Sports

Can RHVP/Linc Handle Ticat Traffic?

By Ryan McGreal
Published July 14, 2010

For the Hamilton Tiger-Cats, a major selling point of the East Mountain location for a Pan Am Stadium is its proximity to the Red Hill Valley Parkway / Lincoln Alexander Parkway. The argument is that a highway-accessible stadium will be easier for fans from the greater Hamilton region to reach by car.

Unfortunately, does not seem likely that the RHVP/Linc actually has the capacity to accommodate all the automobile traffic that a game would generate, given that no reasonable alternatives exist to driving at that location.

If we assume attendance of 20,000 to a typical Ticat game and an average vehicle occupancy of 1.3 people per vehicle, a game will generate 16,667 vehicle trips.

Those vehicles can approach an East Mountain stadium from the north via the RHVP or from the west via the Linc. Both are divided, four-lane highways with two lanes in each direction.

If we keep it simple and assume the traffic will be split evenly among the two routes, that's 8,333 vehicles per route.

Here's where it gets troublesome: as I understand it, the maximum per-direction capacity on a four-lane, divided highway under optimal conditions is a little less than 3,500 vehicles per hour - and conditions on the RHVP are less than optimal, given the parkway's grade and curvature.

That means it would take well over two hours for traffic to make its way into the stadium, followed by the same duration to get back out. Even this assumes the parkways are exclusively dedicated to Ticat fans with no other traffic.

Since the location and design on the East Mountain preclude either alternative travel modes or local amenities in which to pass the time, that means a grueling congestion crunch both before and after every game for those fans dedicated enough to brave the gridlock.

So much for the "driveway-to-driveway experience".

The West Harbour location also suffers limited vehicle access, but has the significant compensating benefits of a diverse set of multi-modal options - walking, cycling, transit, GO Train, and driving - not to mention a lively downtown full of amenities in which to wait out the rush.

Note: I Am Not A Traffic Engineer (IANATE). If any traffic engineers are reading this and I've missed something obvious, please let me know in the comments.

Ryan McGreal, the editor of Raise the Hammer, lives in Hamilton with his family and works as a programmer, writer and consultant. Ryan volunteers with Hamilton Light Rail, a citizen group dedicated to bringing light rail transit to Hamilton. Ryan writes a city affairs column in Hamilton Magazine, and several of his articles have been published in the Hamilton Spectator. He also maintains a personal website and has been known to post passing thoughts on Twitter @RyanMcGreal. Recently, he took the plunge and finally joined Facebook.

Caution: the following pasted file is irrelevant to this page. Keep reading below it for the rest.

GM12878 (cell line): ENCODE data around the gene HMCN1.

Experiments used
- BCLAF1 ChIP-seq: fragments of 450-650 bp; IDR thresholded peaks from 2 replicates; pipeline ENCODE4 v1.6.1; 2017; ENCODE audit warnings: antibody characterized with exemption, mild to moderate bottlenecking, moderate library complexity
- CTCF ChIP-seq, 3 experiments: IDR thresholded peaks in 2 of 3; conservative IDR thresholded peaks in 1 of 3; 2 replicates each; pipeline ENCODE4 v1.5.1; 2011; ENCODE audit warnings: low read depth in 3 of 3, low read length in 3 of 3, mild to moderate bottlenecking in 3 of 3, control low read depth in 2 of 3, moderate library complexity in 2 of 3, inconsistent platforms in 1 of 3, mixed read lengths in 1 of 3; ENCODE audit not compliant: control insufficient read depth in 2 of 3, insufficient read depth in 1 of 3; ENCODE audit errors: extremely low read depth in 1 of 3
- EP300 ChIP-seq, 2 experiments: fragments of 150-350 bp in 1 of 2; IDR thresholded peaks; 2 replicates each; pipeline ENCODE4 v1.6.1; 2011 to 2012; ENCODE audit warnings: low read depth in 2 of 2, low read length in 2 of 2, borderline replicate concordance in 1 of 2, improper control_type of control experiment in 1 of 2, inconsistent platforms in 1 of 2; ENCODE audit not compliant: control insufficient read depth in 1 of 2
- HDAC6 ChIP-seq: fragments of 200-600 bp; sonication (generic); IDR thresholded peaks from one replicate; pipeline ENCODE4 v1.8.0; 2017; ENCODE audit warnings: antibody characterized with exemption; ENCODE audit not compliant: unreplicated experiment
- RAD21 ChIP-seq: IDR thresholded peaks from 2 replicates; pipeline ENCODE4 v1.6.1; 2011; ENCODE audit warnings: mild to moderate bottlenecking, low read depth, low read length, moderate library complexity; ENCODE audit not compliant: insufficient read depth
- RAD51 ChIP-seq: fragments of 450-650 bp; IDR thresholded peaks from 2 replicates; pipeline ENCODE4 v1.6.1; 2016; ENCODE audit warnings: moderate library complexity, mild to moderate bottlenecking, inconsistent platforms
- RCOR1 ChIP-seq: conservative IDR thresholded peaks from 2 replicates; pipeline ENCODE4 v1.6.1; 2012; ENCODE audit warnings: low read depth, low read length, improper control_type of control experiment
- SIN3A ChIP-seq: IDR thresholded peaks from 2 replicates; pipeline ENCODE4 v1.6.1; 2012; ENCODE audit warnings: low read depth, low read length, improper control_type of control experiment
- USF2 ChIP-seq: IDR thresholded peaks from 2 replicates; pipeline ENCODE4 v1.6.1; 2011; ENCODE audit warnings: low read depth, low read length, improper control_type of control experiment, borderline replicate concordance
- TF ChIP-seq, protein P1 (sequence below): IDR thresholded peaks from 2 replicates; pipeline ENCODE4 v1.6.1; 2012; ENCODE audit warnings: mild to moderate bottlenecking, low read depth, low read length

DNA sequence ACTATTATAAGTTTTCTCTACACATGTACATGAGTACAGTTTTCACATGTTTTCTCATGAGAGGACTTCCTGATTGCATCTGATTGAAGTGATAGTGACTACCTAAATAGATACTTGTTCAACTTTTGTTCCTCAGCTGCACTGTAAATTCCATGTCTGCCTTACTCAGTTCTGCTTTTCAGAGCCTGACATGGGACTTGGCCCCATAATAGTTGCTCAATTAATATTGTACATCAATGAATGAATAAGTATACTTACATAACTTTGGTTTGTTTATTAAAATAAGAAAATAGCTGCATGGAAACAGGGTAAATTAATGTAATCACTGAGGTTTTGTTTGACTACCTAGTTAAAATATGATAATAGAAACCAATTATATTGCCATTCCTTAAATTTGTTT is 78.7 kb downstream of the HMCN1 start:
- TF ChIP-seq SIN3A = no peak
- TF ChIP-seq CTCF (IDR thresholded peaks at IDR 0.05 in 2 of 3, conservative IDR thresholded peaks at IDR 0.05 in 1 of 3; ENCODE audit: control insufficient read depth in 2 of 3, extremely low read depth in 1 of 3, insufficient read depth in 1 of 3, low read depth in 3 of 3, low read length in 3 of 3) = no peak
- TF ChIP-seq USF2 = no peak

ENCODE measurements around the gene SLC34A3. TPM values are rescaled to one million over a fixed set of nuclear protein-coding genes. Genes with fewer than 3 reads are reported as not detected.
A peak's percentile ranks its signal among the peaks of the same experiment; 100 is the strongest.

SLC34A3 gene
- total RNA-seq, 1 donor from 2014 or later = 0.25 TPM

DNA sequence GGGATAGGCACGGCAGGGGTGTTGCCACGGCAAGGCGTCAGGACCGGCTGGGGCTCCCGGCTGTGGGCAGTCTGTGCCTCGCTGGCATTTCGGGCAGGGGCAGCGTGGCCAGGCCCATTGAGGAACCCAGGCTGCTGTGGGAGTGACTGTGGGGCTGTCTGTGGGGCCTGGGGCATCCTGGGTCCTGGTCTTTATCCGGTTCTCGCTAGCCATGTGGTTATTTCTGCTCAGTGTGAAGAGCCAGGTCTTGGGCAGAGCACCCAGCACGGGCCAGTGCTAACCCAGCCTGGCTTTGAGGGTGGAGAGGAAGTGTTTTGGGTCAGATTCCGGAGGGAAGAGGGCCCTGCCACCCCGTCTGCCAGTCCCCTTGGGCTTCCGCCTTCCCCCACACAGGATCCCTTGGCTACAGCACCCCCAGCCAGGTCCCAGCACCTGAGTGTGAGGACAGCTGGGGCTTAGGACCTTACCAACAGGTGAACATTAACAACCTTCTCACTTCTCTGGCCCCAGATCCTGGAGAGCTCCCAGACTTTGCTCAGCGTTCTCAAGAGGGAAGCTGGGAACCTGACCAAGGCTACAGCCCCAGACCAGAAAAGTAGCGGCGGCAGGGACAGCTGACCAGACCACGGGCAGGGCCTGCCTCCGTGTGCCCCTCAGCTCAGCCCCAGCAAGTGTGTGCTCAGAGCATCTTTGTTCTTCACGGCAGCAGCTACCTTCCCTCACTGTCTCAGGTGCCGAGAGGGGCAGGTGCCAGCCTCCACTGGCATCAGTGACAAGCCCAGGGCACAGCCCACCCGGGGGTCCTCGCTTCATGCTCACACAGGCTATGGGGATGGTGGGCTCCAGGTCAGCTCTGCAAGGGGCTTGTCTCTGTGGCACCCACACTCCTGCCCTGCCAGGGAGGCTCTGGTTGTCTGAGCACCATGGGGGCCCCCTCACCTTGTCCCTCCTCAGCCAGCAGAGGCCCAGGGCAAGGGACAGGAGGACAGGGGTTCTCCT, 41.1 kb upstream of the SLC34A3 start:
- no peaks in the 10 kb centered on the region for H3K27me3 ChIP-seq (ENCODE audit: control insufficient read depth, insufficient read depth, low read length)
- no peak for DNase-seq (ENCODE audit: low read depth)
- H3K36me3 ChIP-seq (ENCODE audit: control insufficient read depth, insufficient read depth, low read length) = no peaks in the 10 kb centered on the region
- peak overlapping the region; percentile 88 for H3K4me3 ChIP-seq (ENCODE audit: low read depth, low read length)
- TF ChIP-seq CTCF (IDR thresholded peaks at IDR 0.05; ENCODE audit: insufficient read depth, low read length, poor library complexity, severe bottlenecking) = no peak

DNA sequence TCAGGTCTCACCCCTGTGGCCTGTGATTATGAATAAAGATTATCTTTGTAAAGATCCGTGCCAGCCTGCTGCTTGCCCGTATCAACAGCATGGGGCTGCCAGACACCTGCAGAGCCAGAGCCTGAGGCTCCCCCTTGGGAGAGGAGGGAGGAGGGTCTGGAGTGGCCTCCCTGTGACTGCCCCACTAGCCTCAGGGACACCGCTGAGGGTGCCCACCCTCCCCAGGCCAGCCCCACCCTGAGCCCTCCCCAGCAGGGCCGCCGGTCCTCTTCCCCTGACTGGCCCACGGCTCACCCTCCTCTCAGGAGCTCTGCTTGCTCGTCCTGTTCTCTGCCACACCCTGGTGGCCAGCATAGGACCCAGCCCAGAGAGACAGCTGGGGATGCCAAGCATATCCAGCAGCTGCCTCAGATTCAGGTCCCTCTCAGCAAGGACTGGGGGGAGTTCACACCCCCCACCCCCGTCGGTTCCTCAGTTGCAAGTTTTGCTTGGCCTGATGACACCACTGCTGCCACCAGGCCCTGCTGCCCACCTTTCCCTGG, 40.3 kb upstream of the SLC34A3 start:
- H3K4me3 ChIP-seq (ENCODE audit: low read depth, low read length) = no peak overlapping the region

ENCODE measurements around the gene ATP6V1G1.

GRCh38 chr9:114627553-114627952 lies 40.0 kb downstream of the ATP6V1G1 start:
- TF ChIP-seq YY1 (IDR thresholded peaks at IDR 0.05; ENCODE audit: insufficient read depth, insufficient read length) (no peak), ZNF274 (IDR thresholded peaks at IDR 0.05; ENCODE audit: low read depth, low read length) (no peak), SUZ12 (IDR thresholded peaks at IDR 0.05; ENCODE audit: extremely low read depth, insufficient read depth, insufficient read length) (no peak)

22 Comments

View Comments: Nested | Flat

Read Comments

[ - ]

By Don't forget about the ramp (anonymous) | Posted July 14, 2010 at 16:10:47

Don't forget that the traffic has to exit the highway and make it in to the parking lot so you'd have to look at the narrowest point. If the traffic is exiting the highway to the same ramp then the four lanes would go down to one or two and you'd probably only be getting 1000 cars through each lane per hour under optimal conditions. Transit wouldn't seem to be any better because it would be vying for the same lanes in the suburban super blocks surrounding the stadium and be stuck in the same congestion.

From the cities websiste the IBI study assumed 2.6 people per vehicle under a normal event so, to be fair, the vehicle count should be 7,692.

The other item I haven't seen much consideration given is around the cost of parking. So, assuming that 7,692 people would be driving and parking and using figures obtained from the first site listed from googling "how much does a parking lot cost per space?"
means that...
a surface parking lot for 7,692 spaces at $4,000/space would cost: $30,768,000.
an above ground structure for 7,692 spaces at $20,000/space would cost: $153,840,000.
I will save the agony of listing what a below ground structure would cost.